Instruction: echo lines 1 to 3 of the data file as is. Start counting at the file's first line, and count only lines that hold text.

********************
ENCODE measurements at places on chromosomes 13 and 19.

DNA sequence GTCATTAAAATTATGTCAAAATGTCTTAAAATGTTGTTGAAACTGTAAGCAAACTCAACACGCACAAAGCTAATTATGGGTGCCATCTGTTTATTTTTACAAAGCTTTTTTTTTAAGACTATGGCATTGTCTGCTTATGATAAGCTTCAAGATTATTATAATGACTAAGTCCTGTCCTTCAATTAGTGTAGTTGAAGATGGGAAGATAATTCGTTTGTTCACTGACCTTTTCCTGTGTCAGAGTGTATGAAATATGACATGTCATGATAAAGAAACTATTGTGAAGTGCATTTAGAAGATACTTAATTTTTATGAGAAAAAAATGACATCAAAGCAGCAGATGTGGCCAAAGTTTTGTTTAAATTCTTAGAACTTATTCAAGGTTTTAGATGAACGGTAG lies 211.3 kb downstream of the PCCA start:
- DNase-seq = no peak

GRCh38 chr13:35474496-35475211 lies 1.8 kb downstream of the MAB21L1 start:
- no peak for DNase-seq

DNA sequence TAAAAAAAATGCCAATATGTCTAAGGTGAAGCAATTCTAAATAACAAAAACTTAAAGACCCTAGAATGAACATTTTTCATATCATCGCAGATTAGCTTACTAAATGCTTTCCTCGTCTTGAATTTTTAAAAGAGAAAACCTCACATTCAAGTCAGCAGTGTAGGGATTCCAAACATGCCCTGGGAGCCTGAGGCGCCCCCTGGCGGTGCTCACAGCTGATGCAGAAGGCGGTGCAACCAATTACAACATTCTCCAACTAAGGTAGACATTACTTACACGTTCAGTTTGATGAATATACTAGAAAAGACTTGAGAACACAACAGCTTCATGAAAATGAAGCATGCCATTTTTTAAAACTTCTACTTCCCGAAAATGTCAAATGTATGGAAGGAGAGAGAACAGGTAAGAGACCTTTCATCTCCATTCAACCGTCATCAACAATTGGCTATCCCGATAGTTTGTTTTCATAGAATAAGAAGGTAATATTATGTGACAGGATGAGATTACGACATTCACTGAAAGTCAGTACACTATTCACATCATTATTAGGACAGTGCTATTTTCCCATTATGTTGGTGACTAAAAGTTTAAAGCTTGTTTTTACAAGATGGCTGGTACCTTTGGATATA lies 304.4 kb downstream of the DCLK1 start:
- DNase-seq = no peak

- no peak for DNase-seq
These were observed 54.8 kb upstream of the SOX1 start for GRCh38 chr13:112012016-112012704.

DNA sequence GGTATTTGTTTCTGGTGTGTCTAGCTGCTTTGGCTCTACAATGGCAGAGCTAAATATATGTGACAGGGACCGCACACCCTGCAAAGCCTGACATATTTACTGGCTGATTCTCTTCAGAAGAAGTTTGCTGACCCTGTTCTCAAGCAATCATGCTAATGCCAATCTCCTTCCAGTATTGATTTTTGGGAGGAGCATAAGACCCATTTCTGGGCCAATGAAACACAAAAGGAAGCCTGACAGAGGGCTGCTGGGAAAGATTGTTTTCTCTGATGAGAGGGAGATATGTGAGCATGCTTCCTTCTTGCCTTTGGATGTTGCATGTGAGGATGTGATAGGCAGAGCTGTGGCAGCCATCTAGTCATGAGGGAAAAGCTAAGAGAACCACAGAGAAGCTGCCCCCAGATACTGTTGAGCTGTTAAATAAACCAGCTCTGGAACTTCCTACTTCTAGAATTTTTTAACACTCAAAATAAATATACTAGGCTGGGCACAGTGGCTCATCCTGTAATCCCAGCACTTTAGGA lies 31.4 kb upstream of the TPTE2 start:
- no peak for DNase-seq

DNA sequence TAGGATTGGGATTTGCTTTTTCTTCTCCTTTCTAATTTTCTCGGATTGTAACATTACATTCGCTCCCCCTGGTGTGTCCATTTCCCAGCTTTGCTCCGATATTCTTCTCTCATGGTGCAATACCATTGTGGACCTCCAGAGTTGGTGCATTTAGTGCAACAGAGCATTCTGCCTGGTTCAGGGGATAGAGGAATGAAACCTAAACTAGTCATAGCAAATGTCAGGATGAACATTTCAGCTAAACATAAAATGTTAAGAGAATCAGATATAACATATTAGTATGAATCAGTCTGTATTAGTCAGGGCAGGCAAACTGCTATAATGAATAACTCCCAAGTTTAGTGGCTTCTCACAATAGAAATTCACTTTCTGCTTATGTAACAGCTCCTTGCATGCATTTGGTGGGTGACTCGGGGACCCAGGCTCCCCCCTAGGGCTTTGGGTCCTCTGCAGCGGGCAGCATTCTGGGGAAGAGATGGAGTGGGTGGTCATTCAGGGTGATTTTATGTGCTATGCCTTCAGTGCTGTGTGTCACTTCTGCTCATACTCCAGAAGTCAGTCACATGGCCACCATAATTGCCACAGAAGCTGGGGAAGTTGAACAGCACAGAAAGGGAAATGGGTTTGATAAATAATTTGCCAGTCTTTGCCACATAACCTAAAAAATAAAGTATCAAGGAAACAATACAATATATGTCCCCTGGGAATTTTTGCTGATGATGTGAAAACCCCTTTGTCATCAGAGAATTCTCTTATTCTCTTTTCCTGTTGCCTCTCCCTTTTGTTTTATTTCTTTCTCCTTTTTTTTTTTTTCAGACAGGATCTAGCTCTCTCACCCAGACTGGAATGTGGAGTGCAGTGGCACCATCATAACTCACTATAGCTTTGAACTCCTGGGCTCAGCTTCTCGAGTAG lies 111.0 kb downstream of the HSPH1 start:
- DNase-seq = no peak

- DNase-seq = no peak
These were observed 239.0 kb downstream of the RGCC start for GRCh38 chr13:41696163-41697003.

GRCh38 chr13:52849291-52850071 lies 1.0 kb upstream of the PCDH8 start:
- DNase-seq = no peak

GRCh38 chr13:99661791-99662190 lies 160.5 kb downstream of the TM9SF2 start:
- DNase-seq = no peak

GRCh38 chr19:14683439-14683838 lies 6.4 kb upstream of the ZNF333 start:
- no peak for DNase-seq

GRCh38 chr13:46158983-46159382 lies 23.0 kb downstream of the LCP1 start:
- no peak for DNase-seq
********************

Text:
ENCODE measurements at places on chromosomes 13 and 19.

DNA sequence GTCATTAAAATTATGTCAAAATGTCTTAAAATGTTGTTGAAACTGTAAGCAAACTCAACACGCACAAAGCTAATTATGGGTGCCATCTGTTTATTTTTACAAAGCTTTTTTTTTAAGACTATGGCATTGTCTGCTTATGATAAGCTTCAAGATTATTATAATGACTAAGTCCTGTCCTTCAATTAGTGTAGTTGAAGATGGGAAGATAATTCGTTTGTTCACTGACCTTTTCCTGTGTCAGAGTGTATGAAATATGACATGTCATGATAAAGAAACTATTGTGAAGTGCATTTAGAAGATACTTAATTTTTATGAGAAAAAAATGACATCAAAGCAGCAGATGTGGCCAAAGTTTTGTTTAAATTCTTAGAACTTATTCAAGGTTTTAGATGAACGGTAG lies 211.3 kb downstream of the PCCA start:
- DNase-seq = no peak